Exchange-traded funds are crushing mutual funds thanks to their low fees. And small-cap ETFs are actually beating their indices. This is especially true in the small-cap space, where certain ETFs have no fees.

How so? Well, short-sellers are flocking to small-cap stocks, allowing ETFs to make money by lending out their holdings to shorts. In some cases the fees they’re making off shorts is higher than the expense ratio, pushing the ETF performance above the index performance.

Case in point, two of the top two small-cap ETFs.

The iShares Russell 2000 ETF (NYSE: IWM) is down 13.25% in the last year. Meanwhile, the index it tracks, the Russell 2000, is off 13.43%. The Vanguard Small-Cap ETF (NYSE: VB) is down 11.66% over the last year. Its index, the CRSP Small-Cap Index is down 11.88%.

Granted, it’s not a huge sum, but on that $1 million portfolio you’ve got invested in small-caps, you’re looking at a $1,800 to $2,000 in tracking error ‘profits.’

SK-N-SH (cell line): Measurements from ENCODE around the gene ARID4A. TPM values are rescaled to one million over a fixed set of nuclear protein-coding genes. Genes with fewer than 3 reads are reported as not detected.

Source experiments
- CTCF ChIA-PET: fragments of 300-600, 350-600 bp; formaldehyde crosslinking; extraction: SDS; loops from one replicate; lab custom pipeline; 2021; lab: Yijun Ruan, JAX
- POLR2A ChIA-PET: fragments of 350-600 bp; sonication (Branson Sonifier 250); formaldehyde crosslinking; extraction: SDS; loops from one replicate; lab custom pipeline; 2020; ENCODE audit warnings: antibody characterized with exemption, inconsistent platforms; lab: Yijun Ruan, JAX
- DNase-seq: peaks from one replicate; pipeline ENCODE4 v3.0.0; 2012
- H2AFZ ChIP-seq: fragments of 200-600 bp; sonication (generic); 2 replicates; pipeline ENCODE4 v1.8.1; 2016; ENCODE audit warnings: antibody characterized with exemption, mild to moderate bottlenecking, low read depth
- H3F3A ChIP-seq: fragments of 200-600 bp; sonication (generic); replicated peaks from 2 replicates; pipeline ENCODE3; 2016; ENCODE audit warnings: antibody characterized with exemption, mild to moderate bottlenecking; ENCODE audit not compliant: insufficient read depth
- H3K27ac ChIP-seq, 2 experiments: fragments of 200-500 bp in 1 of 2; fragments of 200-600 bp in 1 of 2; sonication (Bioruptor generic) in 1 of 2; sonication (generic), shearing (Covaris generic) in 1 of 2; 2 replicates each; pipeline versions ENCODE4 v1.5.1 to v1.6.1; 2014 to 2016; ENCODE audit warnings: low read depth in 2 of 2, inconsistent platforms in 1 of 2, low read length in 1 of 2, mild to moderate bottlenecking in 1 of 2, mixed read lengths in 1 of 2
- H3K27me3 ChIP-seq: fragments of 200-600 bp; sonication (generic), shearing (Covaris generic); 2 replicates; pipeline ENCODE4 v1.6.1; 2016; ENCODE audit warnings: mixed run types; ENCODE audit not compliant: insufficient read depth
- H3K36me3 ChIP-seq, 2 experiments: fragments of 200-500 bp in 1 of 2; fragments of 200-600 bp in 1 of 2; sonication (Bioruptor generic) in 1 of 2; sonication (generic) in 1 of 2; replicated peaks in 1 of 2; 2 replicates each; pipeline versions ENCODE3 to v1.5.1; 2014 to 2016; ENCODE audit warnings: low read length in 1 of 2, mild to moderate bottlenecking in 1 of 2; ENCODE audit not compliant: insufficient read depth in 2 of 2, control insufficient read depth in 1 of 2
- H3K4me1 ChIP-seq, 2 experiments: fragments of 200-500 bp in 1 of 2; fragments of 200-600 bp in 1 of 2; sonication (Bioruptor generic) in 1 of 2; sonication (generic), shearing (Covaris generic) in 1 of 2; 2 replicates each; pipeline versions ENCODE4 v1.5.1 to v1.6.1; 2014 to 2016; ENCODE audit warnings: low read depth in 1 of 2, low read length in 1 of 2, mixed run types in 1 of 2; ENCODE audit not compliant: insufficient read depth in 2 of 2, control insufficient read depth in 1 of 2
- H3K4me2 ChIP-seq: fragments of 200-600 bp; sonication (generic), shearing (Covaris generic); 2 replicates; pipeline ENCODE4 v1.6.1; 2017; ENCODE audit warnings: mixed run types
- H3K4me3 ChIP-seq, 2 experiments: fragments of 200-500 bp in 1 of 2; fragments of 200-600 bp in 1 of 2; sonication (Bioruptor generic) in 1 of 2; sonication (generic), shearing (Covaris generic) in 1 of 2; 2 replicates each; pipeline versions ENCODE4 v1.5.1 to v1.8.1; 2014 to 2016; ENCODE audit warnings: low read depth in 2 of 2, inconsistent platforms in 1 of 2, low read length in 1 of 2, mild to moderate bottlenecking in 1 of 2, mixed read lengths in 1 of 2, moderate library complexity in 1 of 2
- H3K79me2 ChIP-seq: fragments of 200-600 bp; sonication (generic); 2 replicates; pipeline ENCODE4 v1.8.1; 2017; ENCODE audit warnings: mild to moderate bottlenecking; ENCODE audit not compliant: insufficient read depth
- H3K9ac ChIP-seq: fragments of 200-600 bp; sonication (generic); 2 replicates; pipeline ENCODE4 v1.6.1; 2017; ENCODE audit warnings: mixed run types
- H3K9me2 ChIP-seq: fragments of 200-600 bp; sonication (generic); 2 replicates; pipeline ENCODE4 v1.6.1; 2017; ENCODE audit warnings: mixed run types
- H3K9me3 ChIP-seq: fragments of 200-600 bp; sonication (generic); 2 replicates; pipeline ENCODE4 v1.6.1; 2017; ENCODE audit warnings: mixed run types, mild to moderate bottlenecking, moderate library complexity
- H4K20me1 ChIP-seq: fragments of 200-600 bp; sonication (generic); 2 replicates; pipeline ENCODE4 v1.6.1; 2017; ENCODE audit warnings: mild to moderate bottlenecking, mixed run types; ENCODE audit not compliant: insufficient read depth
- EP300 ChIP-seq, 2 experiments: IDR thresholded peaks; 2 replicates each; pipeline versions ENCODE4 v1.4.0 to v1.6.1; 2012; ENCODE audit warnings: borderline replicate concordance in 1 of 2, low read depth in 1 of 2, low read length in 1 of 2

Long live short sellers.

Short sellers and tracking errors don’t make the list of Six Small-Cap Laws, but may well be worth penciling in. This is part of our increased small-cap coverage. After all, Ibbotson shows that small-caps posted an average return of 12%+ from 1927 to 2007 — $1,000 in small-caps in 1925 would equal $16 million today, compared to the $3 million you’d have by investing in large caps. Want to be apart of what we’re doing? Sign up for the FREE SMALL-CAPS NEWSLETTER.

ETF flows by domicile